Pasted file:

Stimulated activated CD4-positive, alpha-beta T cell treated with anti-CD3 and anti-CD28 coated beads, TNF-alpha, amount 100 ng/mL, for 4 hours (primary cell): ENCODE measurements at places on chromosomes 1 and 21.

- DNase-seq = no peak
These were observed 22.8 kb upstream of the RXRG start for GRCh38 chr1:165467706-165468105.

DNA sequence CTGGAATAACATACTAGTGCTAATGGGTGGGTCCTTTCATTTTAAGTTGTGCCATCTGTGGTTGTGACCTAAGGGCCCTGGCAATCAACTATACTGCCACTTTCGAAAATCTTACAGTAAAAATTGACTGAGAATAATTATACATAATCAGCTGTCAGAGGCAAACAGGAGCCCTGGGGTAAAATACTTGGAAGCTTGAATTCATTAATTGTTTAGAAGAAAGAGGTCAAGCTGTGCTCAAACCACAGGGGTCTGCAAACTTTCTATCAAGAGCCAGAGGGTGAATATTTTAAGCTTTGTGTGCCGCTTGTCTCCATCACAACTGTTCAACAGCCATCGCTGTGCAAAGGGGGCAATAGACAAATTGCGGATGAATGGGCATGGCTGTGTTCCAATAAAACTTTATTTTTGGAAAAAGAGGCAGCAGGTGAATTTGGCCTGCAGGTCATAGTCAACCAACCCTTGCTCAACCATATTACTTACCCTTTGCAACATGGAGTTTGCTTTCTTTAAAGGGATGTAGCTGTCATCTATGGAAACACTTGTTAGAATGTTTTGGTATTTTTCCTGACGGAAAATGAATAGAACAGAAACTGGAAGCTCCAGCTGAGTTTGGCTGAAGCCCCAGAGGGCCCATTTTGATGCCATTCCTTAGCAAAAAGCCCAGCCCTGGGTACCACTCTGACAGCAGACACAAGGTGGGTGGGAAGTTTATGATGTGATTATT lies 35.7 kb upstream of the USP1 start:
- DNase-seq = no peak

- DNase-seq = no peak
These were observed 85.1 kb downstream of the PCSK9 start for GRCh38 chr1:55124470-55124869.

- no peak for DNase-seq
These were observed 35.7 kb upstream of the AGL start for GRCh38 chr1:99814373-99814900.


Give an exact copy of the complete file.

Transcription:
Stimulated activated CD4-positive, alpha-beta T cell treated with anti-CD3 and anti-CD28 coated beads, TNF-alpha, amount 100 ng/mL, for 4 hours (primary cell): ENCODE measurements at places on chromosomes 1 and 21.

- DNase-seq = no peak
These were observed 22.8 kb upstream of the RXRG start for GRCh38 chr1:165467706-165468105.

DNA sequence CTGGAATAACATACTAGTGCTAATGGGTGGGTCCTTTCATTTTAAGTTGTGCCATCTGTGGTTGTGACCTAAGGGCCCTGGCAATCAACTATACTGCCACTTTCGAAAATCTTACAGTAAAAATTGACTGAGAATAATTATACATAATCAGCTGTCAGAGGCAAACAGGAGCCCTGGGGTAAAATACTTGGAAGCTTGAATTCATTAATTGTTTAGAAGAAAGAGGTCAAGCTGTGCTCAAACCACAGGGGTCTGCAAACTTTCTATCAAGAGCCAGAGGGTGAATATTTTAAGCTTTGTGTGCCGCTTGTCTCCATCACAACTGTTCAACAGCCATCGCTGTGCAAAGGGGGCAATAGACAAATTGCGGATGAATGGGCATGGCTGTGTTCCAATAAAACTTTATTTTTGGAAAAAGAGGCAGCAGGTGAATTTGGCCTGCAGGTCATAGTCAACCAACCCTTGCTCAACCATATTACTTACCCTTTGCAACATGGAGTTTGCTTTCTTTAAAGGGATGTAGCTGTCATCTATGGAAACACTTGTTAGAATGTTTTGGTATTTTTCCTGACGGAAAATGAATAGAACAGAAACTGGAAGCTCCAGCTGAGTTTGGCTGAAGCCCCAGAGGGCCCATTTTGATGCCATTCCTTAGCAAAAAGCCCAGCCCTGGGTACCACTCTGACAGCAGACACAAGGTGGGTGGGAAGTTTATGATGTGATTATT lies 35.7 kb upstream of the USP1 start:
- DNase-seq = no peak

- DNase-seq = no peak
These were observed 85.1 kb downstream of the PCSK9 start for GRCh38 chr1:55124470-55124869.

- no peak for DNase-seq
These were observed 35.7 kb upstream of the AGL start for GRCh38 chr1:99814373-99814900.